Research Project (1)
Stuck in Place? Normalization and the Changing Voter Profile of Indonesia’s Islamist Prosperous Justice Party (paper accepted by Journal of East Asian Studies)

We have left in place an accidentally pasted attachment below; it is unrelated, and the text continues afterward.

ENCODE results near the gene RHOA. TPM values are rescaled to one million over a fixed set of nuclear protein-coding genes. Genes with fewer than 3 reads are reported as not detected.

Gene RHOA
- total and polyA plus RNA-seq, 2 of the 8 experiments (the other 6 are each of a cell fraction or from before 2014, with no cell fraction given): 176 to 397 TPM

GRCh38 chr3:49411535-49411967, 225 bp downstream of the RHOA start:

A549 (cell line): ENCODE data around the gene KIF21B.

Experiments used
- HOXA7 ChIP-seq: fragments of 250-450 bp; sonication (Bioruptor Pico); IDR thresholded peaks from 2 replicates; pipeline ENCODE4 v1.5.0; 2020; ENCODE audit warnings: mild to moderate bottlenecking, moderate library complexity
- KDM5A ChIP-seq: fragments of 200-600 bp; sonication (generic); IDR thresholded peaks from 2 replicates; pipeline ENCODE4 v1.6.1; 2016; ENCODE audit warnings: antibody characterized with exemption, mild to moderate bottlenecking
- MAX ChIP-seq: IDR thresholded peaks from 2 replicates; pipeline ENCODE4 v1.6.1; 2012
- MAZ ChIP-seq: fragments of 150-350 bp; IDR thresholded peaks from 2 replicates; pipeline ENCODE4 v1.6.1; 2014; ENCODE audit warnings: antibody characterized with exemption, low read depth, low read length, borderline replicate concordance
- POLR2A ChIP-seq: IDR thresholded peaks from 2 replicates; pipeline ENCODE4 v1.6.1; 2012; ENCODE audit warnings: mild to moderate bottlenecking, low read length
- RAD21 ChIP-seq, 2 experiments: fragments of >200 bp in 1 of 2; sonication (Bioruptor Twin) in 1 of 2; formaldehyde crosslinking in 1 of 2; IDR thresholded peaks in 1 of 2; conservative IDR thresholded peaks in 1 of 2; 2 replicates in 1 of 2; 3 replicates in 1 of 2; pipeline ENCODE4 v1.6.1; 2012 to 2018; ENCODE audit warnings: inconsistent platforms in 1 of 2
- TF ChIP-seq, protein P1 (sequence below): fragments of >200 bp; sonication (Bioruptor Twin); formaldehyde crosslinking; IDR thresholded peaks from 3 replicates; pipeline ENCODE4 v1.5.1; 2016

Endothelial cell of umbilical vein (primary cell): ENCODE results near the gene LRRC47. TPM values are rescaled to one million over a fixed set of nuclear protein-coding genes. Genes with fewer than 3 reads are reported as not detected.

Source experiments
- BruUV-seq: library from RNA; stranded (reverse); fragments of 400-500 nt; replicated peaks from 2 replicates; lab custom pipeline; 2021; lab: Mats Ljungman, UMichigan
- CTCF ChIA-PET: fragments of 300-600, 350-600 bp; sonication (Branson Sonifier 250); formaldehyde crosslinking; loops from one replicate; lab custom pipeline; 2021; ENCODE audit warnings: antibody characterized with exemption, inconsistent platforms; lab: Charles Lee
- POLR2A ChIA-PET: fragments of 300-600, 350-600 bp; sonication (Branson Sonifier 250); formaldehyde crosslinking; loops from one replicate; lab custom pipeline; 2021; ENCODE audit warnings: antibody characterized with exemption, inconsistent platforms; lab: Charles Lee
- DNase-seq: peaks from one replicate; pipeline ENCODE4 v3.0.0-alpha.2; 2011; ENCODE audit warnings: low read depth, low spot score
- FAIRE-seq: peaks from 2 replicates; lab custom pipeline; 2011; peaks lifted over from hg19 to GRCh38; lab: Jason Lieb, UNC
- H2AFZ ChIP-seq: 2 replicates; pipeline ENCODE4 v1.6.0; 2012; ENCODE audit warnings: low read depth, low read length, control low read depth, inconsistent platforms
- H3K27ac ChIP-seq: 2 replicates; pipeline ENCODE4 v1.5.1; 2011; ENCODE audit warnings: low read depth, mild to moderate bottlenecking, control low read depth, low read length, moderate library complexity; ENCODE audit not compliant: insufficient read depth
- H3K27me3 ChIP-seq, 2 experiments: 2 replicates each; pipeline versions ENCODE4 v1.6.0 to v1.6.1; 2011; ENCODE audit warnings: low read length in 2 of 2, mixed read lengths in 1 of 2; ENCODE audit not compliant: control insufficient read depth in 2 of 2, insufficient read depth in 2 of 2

Although moderation has been discussed as a key to understanding the trajectory of Islamist parties, its actual impact on the parties’ electoral performances and voter bases has not been fully investigated. I explore this empirical puzzle through a case study analyzing the stagnant electoral performance of Indonesia’s Prosperous Justice Party (PKS). I show that although PKS experienced an influx of voters with diverse backgrounds, the influx was offset by a gradual withdrawal of educated Islamist voters, who had been loyal to the party since its establishment. This change in PKS’s voter profile was not caused by moderation per se, but normalization in the party’s behavior manifesting in joining governments led by non-Islamic parties, the rise of moral overstepping such as involvement in corruption scandals, and factional infighting. The party’s recent conservative turn with an oppositional stance towards the nationalist government was not sufficient to regain votes from its original supporters who already saw PKS as a run-of-the-mill party. PKS’s case implies that alongside increasing pragmatism and pluralism, it is also necessary for Islamist parties to maintain their distinctiveness as an alternative voice in the party system.